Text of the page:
Metabolic support by macrophages sustains colonic epithelial homeostasis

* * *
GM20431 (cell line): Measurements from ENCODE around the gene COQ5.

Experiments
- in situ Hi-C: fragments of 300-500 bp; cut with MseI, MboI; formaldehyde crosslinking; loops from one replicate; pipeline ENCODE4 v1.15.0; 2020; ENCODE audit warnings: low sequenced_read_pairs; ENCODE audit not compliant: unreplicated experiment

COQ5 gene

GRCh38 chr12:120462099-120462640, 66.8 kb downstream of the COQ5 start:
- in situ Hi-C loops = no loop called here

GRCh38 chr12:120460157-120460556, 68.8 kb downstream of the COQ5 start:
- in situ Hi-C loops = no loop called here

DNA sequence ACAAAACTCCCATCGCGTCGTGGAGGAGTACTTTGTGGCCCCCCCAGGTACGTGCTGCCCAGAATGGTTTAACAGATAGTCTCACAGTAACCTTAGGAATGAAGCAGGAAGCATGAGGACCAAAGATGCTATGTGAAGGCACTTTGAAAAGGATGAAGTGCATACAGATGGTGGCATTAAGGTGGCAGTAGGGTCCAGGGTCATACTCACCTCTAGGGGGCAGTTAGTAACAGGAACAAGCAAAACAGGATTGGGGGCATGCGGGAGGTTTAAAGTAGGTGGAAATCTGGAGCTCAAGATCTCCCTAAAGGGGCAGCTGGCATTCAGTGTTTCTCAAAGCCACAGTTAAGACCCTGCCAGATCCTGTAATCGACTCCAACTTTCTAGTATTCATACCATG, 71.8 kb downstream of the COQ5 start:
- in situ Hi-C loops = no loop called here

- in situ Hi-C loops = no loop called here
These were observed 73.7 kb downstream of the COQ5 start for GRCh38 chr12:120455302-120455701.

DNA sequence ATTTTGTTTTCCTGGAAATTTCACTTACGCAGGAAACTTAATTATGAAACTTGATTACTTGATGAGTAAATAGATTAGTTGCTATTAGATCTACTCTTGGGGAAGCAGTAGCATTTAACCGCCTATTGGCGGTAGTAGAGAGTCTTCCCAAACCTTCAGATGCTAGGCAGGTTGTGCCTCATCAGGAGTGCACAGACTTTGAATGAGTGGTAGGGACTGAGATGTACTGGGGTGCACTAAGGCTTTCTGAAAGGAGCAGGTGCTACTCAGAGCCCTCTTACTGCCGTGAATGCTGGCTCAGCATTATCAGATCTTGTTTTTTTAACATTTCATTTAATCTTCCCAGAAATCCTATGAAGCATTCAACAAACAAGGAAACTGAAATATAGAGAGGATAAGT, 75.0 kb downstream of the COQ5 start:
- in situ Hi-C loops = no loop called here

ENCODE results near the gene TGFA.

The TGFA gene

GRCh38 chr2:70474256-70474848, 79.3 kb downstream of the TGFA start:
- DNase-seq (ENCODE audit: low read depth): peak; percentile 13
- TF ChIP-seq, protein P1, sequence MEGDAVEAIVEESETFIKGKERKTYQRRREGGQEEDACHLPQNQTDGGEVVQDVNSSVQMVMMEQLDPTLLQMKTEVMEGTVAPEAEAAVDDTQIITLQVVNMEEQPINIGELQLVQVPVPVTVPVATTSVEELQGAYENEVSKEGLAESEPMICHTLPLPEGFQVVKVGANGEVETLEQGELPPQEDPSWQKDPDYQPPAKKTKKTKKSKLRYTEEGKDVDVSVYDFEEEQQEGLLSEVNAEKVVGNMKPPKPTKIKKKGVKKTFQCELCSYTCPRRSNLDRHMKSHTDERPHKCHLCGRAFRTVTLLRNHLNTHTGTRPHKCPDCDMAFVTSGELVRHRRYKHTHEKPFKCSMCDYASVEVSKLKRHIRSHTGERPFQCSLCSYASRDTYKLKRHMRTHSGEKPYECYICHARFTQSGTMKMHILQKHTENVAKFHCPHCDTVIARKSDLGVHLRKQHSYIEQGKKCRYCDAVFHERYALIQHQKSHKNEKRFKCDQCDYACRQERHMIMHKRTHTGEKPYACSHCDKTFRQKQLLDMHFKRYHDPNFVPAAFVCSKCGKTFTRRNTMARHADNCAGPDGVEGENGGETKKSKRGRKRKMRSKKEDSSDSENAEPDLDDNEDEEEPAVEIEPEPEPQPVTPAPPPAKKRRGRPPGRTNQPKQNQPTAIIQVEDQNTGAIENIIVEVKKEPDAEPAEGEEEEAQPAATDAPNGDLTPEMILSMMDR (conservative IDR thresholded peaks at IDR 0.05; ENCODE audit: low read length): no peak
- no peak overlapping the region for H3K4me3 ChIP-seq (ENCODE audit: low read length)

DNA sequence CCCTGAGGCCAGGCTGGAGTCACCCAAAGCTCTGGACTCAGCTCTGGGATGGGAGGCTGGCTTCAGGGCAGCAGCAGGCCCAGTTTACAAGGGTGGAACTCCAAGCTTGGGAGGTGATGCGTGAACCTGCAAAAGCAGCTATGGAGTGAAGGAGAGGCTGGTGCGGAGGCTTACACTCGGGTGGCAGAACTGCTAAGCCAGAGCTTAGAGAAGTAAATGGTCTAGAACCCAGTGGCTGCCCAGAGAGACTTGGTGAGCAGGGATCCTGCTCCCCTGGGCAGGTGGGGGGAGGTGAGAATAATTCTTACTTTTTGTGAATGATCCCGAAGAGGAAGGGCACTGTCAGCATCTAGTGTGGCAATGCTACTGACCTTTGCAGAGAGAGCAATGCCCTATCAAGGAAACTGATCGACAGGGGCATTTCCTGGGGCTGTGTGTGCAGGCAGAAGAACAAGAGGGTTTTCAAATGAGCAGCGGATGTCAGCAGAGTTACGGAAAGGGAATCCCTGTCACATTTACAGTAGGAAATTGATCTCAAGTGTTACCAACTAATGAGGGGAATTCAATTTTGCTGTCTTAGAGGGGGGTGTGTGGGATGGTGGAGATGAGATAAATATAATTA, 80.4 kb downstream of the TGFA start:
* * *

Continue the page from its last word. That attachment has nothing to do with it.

The intestinal epithelium has a high turnover rate and constantly renews itself through proliferation of intestinal crypt cells, which depends on insufficiently characterized signals from the microenvironment. Here, we showed that colonic macrophages were located directly adjacent to epithelial crypt cells in mice, where they metabolically supported epithelial cell proliferation in an mTORC1-dependent manner. Specifically, deletion of tuberous sclerosis complex 2 (Tsc2) in macrophages activated mTORC1 signaling that protected against colitis-induced intestinal damage and induced the synthesis of the polyamines spermidine and spermine. Epithelial cells ingested these polyamines and rewired their cellular metabolism to optimize proliferation and defense. Notably, spermine directly stimulated proliferation of colon epithelial cells and colon organoids. Genetic interference with polyamine production in macrophages altered global polyamine levels in the colon and modified epithelial cell proliferation. Our results suggest that macrophages act as “commensals” that provide metabolic support to promote efficient self-renewal of the colon epithelium.